Plans for a glass pavilion and restaurant to be built within the ruins of Tartu Cathedral, under the ownership of the University of Tartu (TÜ) are still awaiting expert assessments by both the National Heritage Board and the Environmental Board. ERR's Novaator spoke with faculty and staff of Estonia's oldest university to find out what they think of the plans.
The ruins of Tartu Cathedral bear the marks of time — of years, and of centuries, said Krista Aru, director of the University of Tartu Library.
"I don't think these ruins should be 'improved' somehow with a restaurant, regardless of how posh and modern it is," Aru said. "The ruins have worth just the way they are."
Leho Ainsaar, a professor of geology and dean of the Faculty of Science and Technology at TÜ, noted that the university's rectorate has heard what the developers have to say and has adopted a cautiously positive stance.
"That means that before decisions are made, the heritage and nature conservation aspects need to be clarified, likewise the conditions of the lease and technical conditions of the building," Ainsaar explained. "I as dean currently don't have anything to add at the moment, as these processes are still ongoing."
University of Tartu Museum acting director and research director Jaanika Anderson likewise found that they should wait for official decisions first before establishing a more precise position on the matter.
"Maybe the Environmental Board will put a stop to the idea, because right now we're not even permitted to build little enclosures for trash cans," Anderson said.
Pressures of time, ruins maintenance
According to Anderson, entrepreneurs approaching the university with a bold idea is a welcome sight. At the same time, however, he finds that various issues of a practical nature
At the same time, however, she acknowledged that various practical matters largely resulting from a tight schedule nonetheless raise doubts about the plans as well. Menu testing should be underway by next fall already if the restaurant is to officially open at the start of 2024 together with the launch of Tartu's 2024 European Capital of Culture program.
"The state of the ruins is definitely the most pressing issue," the museum's acting director said. "We see that absolutely every spring when we close the site of the ruins for maintenance work; bricks crumble as a result of major fluctuations in temperature. The window of opportunity for doing this work is relatively narrow, because a certain air temperature is necessary for the materials to set."
She added that should the plans for a restaurant in the ruins come to fruition, the ruins will require thorough and more long-term maintenance work, noting that this will likely require the installation of nets due to the risk of falling brick.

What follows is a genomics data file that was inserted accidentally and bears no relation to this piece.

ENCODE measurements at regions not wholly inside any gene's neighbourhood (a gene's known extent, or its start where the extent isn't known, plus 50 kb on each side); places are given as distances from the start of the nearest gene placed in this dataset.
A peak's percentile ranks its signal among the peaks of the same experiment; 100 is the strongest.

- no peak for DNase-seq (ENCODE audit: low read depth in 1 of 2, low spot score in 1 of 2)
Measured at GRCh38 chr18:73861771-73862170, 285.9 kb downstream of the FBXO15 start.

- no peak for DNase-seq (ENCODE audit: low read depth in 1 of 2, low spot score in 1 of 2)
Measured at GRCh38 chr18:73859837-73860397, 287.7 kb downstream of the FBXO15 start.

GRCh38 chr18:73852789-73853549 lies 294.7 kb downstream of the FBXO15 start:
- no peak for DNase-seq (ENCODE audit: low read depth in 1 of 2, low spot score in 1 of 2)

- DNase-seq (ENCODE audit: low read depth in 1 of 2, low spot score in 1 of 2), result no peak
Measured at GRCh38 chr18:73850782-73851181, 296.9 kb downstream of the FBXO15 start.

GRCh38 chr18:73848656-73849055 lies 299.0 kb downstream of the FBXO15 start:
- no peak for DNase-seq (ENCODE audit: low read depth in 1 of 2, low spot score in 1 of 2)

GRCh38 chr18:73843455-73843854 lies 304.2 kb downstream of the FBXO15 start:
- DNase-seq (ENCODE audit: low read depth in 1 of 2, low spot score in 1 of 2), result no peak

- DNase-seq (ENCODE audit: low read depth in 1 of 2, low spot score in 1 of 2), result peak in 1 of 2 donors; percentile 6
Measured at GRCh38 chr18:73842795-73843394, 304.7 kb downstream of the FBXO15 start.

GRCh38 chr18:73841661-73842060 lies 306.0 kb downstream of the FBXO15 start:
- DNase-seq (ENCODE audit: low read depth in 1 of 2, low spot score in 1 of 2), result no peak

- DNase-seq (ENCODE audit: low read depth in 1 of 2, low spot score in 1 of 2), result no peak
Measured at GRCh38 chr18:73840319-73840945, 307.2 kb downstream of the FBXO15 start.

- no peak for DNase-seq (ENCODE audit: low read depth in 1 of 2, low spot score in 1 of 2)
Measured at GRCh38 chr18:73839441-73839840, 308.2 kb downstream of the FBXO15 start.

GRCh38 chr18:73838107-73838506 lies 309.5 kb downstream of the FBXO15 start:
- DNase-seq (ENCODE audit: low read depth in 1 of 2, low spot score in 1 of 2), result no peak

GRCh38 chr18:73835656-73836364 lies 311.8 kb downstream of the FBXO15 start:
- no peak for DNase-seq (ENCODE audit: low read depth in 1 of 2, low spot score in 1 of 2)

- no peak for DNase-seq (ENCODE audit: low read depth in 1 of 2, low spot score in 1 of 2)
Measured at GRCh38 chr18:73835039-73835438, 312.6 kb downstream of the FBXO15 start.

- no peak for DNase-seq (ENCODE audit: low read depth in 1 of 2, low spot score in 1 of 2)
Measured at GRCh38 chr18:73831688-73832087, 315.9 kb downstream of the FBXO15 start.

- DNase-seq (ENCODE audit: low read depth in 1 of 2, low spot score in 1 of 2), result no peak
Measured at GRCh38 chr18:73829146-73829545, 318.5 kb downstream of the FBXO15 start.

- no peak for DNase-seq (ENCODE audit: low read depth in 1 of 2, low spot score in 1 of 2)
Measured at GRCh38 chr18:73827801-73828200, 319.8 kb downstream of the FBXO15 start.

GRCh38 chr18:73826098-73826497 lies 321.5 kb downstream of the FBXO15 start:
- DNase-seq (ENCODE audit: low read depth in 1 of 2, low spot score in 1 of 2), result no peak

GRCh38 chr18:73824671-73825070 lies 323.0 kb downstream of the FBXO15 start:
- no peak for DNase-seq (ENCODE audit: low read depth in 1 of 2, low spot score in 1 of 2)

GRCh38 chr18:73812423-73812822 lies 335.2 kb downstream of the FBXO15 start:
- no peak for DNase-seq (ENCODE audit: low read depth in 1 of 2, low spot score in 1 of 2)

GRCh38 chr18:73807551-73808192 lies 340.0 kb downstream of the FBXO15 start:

Ainsaar likewise stressed that close attention will have to be paid to chunks of brick that can fall from the walls of the cathedral ruins.
"The weathering of the ruins is taking place continuously, especially during the springtime freeze-thaw cycle period," he said.
The dean did acknowledge that from a geologist's perspective, Toome Hill, upon which the cathedral ruins stand, is an area with a strong surface, and the construction of a glass pavilion on the site shouldn't cause any problems in that respect.
Anderson, meanwhile, said that construction of the restaurant within the ruins would impact the university museum's long term plans as well as bookings of the site of the ruins. The winner of a lighting design competition for the ruins was just announced this week as well, and should the restaurant plan be greenlit, the winning lighting designers would have to redo their design as well.
"We're under quite a lot of time pressure as a result of all of this," she admitted.
Restricting an open area
Another issue altogether is to what extent the construction of the proposed glass pavilion would restrict access to the ruins.
Aru is concerned that diners or other events taking over the space amid the brick arches will hinder the ruins from revealing the stories contained within them to people who would otherwise walk around the area.
"Would it even do to just go for a stroll there then?" she asked. "Are these people walking around there welcome outside the windows as others dine inside? Let the ruins of Tartu Cathedral be just as they are. Not everything is for sale."
Anderson said that right now, some people duck into the ruins to relieve themselves, causing an issue with the smell in certain spots, particularly in summer. She believes the new lighting project and "civilizing" the site of the ruins would help alleviate the problem.
She acknowledged, however, that the execution of plans for a glass pavilion would eliminate the current open space at the site.
"For example, nearby schools conduct gym class among the ruins, and the site of the ruins is also used in sports and orienteering events held on Toome Hill," she noted. "And so a restaurant would block off one area and break up an unobstructed whole. In that sense it would surely rob people accustomed to visiting Toome Hill of something."
According to Aru, to what extent the glass pavilion idea is in line with sustainable development and the green transition is questionable as well.
"How does this restaurant — even if it's very modern and employs the best available technology — correspond with that direction?" she asked. "All construction changes the environment not just below it, but around it as well. A restaurant, whether temporary or not, increases our footprint more than secured and tidied up ruins, whether we like it or not."
Editor: Aili Vahtla